Tinnitus & Paget's Disease

Paget’s disease interferes with the body’s normal bone re-cycling process in which new bone tissue replaces the old. This can begin to make bones both fragile and misshapen over time. In most cases Paget’s is mainly found in the pelvis, skull, spine and legs. Usually Paget’s disease is asymptomatic however when symptoms do occur they are usually associated with bone pain, hearing loss and a high incidence of tinnitus.


Bone malformities are usually asymmetrical so one of the possible signs of Paget’s disease is an unexplained hearing loss mainly in one ear. The Cochlea is embedded in one of the hardest bones in our body, known as the Petrous (or stone-like) portion of the mastoid process which is the firm lump just behind each ear. In the middle ear behind the eardrum are the three smallest bones in the body, the malleus, incus and stapes. All of these bones can be affected in Paget’s disease. Where the bones or structure of the middle ear are affected patients can develop a conductive hearing loss. This means that sound vibrations in the air that would normally be efficiently transferred to the inner ear by the eardrum and ossicles experiences greater resistance.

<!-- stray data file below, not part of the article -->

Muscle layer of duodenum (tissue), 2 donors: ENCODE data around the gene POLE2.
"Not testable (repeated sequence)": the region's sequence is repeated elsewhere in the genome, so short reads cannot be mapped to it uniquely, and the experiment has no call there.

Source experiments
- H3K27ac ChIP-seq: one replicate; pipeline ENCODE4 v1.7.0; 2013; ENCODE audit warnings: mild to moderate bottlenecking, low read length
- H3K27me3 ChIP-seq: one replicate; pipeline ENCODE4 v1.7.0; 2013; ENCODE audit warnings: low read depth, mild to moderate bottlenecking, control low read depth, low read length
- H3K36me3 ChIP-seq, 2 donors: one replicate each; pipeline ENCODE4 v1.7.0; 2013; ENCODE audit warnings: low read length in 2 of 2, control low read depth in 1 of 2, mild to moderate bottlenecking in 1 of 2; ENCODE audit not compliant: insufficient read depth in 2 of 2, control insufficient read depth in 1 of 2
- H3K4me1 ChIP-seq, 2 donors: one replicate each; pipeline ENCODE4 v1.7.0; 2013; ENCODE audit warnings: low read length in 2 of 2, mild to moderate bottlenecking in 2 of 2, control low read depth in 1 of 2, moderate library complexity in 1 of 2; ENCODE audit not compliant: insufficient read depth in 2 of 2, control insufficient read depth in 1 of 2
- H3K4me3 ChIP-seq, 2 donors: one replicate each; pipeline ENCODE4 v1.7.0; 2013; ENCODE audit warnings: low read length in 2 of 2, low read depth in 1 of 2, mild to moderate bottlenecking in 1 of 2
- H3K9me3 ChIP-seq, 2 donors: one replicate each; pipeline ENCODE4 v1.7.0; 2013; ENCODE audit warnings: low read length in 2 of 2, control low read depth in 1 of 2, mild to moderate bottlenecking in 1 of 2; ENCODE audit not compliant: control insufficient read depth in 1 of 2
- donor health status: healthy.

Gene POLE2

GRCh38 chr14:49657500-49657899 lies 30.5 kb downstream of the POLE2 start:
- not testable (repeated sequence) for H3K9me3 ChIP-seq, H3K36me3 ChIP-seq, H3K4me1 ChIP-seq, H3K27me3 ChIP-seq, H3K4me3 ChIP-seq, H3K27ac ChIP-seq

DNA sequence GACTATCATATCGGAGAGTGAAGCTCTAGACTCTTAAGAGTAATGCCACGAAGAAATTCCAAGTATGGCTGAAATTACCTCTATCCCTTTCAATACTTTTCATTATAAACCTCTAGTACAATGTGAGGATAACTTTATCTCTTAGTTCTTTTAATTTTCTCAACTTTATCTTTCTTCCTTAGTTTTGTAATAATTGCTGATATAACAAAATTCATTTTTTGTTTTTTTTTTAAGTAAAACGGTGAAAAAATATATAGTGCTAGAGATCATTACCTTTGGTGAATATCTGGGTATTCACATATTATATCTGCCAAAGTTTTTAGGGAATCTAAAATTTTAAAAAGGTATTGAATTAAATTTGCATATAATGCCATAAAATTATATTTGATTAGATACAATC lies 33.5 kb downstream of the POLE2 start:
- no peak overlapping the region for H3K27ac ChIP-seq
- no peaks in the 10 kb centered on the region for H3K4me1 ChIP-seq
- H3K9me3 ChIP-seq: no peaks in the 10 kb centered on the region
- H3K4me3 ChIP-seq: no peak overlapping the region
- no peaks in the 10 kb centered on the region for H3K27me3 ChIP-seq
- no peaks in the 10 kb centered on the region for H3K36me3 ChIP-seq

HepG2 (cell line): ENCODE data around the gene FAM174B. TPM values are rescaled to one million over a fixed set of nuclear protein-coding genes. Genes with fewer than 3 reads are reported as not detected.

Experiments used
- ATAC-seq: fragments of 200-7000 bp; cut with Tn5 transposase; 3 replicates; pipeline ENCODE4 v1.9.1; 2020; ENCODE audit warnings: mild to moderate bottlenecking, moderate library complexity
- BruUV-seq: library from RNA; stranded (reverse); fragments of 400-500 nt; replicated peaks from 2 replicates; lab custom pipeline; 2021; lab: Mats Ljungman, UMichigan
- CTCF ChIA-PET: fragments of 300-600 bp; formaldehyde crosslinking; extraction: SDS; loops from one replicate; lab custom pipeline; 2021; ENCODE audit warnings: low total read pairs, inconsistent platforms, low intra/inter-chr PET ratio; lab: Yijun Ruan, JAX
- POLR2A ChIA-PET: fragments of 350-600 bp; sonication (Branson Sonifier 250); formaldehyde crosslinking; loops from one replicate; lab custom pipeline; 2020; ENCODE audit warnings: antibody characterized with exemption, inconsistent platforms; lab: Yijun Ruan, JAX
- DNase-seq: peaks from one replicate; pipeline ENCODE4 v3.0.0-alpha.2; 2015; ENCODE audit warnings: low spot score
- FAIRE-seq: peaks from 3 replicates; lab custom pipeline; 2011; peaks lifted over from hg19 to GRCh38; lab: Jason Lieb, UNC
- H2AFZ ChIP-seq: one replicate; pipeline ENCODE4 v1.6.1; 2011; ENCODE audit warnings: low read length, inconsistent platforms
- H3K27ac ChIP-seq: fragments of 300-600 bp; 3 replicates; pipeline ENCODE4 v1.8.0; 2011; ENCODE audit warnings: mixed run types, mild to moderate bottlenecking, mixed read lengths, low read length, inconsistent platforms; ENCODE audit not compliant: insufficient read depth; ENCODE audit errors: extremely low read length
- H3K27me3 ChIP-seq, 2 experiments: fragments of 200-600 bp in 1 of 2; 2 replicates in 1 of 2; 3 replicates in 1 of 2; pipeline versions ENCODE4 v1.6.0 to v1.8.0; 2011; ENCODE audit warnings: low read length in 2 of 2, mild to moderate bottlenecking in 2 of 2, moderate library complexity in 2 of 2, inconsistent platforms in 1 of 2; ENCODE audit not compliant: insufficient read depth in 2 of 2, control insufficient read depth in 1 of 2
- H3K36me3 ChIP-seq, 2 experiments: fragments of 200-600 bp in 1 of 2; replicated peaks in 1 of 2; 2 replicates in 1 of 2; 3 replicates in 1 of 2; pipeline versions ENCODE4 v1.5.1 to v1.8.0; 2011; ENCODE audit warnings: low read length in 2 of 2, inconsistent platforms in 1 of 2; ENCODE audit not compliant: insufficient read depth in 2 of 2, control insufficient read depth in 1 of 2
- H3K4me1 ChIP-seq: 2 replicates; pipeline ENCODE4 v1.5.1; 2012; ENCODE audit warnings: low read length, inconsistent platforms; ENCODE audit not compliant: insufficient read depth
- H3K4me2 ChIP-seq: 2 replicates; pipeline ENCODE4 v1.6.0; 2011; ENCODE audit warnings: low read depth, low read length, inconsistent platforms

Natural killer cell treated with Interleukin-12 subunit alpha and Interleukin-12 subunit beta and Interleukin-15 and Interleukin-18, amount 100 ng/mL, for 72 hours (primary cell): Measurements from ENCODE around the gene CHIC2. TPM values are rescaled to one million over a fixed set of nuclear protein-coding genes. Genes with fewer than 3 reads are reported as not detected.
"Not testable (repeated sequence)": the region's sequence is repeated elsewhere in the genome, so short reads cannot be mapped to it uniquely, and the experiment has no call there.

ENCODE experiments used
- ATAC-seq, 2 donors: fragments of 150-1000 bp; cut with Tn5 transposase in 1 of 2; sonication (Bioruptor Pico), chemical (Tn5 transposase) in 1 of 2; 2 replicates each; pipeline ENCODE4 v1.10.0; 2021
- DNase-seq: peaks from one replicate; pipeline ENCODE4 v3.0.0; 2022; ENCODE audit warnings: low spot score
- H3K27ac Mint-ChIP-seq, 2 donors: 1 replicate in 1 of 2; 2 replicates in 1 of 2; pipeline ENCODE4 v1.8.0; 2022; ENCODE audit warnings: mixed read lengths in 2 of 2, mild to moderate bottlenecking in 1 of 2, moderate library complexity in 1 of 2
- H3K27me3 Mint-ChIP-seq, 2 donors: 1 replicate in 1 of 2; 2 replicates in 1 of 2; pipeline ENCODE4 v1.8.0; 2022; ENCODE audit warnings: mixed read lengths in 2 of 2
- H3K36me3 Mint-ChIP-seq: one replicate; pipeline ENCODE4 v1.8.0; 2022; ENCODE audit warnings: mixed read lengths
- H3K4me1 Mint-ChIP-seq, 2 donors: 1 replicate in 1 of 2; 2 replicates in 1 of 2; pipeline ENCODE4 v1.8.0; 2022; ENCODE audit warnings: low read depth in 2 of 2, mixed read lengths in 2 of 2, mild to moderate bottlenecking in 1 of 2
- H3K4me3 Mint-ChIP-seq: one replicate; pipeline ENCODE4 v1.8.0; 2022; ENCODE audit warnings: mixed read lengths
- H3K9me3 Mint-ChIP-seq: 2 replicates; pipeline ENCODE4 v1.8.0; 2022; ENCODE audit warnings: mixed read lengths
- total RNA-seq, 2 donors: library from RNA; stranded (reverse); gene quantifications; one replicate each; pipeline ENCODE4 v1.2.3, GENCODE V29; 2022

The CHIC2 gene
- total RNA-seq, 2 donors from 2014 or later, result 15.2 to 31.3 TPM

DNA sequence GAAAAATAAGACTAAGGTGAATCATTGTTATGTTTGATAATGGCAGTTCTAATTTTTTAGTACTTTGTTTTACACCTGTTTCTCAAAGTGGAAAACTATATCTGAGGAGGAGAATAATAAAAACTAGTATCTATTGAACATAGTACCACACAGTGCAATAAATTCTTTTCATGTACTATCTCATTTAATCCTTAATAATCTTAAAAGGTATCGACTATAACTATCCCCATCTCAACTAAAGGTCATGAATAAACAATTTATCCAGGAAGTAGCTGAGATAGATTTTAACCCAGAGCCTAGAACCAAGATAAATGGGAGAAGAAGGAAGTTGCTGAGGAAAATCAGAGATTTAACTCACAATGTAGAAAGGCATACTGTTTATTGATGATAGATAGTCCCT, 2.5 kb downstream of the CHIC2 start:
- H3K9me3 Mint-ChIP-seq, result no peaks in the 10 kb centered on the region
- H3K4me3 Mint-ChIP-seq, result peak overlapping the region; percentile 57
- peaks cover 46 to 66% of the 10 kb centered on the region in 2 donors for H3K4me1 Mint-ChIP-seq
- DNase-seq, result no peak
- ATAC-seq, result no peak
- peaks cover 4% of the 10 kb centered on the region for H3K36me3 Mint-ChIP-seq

This results in less sound energy reaching the inner ear leading to a hearing loss. Unfortunately this resistance acts in both directions meaning internal noises such as chewing, blood pulsing and the patients own voice can seem significantly louder. These body sounds are known as somatosounds and can be a troubling form of tinnitus. Sometimes the path of a vein or artery can be altered leading to a more turbulent blood flow and either a rushing or more pulsatile type of tinnitus. Should the bone holding the Cochlear become affected this can also lead to a hearing loss, usually high frequency.


Any degree of hearing loss can increase susceptibility to the emergence of tinnitus. With Paget’s disease it is not uncommon to present with what is known as a ‘mixed’ hearing loss. This means that part of the hearing loss in conductive and part is ‘sensorineural’ (i.e. inner ear). Complex hearing loss associated with tinnitus requires specialised skill when trying to correct with hearing aids. All Tinnitus Centres Audiologists have had specific training on complex loss and understand how this may interact with tinnitus.